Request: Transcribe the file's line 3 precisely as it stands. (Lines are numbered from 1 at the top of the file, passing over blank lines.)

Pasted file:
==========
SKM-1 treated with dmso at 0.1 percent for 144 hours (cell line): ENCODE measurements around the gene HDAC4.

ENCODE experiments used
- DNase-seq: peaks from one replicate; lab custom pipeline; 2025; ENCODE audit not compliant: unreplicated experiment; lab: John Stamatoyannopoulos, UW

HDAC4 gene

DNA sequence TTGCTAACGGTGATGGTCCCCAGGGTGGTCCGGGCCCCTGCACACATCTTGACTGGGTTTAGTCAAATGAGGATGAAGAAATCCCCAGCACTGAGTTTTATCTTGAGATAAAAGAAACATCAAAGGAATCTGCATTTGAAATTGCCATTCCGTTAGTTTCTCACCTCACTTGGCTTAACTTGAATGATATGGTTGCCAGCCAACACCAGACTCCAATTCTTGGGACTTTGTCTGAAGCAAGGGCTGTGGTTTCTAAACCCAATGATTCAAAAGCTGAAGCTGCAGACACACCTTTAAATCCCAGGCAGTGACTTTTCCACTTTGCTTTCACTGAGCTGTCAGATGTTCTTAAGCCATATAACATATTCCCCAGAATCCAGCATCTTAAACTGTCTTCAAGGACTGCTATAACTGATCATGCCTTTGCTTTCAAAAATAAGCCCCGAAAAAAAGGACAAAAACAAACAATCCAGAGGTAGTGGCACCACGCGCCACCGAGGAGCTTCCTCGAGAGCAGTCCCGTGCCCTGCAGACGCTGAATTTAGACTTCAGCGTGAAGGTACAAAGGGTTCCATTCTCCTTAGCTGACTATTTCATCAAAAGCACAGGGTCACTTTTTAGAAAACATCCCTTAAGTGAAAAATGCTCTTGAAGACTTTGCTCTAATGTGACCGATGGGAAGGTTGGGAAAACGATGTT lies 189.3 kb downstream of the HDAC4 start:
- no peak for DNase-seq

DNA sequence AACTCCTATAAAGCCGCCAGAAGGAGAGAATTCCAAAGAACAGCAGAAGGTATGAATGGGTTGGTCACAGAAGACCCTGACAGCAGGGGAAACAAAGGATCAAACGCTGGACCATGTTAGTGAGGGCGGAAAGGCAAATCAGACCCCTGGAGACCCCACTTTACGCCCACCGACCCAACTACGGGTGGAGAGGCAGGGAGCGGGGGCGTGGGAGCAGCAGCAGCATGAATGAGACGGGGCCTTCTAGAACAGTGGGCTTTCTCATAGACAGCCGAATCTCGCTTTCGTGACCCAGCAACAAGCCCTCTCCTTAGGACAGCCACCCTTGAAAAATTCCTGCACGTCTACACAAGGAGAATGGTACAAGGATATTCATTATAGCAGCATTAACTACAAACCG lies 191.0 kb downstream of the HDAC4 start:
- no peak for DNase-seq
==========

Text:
- DNase-seq: peaks from one replicate; lab custom pipeline; 2025; ENCODE audit not compliant: unreplicated experiment; lab: John Stamatoyannopoulos, UW